Friday, July 11, 2008

Kittens and Calves

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Too many kittens; too few calves.

My hand-reared calf may not grow up to be a mother of champions. She is being given ample opportunity. She has already eluded the trip from here to "off" twice. I am steeling myself to the possibility that her luck might not hold.

The next to last night in creative writing class we wrote short descriptions based on sensory impressions as a little in-class exercise. I wrote one in which the character recalled an event from "the fragrance of the calf on her cardigan". My classmates gave me the good writerly advice to be more descriptive--what exactly did a calf smell like? It was good advice, but it stunned me at the time because I could no longer remember what it was like not to know what a calf smelled like. For those of you, who, like my classmates, have never had the opportunity to smell a calf, here is the fragrance as best I can describe it:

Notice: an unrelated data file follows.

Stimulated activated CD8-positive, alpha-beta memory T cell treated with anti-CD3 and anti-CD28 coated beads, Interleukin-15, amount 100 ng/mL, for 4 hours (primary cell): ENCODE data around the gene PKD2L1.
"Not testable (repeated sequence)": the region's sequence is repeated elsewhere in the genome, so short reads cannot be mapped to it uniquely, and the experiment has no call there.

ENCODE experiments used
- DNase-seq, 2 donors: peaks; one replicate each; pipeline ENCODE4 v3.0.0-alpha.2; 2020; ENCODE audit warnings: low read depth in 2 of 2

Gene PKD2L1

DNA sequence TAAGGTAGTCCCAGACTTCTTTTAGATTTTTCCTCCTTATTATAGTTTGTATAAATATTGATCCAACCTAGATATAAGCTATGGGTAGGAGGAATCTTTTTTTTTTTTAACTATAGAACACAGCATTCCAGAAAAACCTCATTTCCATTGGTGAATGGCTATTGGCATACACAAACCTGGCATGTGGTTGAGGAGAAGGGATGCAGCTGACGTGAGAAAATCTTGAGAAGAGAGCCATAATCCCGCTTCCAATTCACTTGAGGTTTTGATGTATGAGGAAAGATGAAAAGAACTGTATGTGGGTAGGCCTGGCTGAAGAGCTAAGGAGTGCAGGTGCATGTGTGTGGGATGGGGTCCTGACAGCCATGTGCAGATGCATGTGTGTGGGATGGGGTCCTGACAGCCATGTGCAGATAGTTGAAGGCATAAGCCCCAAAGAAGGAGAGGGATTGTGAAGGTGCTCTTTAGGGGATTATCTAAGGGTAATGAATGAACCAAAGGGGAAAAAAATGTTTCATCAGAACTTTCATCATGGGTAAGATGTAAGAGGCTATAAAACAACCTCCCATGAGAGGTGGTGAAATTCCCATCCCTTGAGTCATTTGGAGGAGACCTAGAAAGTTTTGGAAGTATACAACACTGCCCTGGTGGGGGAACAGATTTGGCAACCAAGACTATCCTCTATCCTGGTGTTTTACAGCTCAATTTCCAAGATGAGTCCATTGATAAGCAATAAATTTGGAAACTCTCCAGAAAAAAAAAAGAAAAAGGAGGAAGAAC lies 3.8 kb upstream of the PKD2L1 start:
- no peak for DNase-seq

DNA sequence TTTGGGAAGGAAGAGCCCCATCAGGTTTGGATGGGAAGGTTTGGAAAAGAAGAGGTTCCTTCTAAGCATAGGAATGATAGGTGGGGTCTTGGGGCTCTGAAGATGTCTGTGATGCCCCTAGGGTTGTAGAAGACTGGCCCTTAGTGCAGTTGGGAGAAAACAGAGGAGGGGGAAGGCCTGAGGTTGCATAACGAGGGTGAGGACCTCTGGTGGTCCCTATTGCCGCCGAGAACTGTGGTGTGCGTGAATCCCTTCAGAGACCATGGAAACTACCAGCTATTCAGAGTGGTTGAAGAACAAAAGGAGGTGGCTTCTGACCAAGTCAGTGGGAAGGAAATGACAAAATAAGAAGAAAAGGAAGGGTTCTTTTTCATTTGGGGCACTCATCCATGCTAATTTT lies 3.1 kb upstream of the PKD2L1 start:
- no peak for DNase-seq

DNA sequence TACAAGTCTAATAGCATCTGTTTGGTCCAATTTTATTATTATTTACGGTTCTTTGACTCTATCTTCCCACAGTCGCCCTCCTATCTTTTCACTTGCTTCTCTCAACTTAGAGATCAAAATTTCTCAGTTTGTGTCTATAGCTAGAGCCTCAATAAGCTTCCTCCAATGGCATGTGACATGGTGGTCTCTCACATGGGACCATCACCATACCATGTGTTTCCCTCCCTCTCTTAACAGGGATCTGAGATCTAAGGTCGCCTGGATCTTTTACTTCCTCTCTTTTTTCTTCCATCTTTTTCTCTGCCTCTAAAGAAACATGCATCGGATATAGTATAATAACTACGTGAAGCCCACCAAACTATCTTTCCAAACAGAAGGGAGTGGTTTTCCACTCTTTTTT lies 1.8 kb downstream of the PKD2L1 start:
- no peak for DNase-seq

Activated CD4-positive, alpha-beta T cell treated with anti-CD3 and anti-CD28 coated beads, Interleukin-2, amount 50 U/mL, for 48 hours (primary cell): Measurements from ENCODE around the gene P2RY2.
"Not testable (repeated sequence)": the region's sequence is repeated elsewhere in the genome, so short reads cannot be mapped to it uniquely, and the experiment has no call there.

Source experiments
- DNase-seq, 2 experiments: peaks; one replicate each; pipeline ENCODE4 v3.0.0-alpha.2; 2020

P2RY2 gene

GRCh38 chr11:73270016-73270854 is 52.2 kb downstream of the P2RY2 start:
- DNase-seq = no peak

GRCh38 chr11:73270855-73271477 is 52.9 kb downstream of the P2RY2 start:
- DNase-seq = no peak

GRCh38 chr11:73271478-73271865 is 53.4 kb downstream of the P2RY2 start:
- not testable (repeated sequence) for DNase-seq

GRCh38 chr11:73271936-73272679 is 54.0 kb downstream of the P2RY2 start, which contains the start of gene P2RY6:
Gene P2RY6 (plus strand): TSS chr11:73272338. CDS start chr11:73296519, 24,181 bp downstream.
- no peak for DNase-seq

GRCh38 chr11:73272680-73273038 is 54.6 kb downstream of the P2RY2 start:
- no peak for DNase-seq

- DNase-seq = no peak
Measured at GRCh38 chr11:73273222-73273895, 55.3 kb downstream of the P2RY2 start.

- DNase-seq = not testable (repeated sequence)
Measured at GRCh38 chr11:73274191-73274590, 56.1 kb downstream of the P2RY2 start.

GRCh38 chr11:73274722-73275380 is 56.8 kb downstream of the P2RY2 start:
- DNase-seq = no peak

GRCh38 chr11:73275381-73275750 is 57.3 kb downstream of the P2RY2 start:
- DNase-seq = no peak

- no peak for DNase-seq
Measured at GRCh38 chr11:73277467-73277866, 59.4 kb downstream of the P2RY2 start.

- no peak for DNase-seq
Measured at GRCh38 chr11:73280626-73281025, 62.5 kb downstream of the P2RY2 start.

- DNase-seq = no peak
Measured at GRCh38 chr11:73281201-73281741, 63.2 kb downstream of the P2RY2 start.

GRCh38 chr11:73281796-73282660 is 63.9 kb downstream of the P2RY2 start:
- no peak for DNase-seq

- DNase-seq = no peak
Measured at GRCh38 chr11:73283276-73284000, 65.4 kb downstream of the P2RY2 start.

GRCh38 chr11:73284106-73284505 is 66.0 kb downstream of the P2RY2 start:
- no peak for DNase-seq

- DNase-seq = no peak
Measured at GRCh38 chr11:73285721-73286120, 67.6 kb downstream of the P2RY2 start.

milk-damp warmth mingling with meadow grass and a touch of the earth warmed more by the heat of the calf than that of the pale sun

That fragrance wound up on my cardi because we had a lively little critter who suddenly got a belly ache. As it turned out, it was not serious, in part because we caught it in time. After the folks who knew what they were doing assessed him and dosed him, I was called in as surplus labour to provide nursing services. I didn't take the time to pull on my boiler suit (coveralls) because I felt an urgency about this little guy who had so recently been so lively. If he could get on his legs again, things would be better for us both.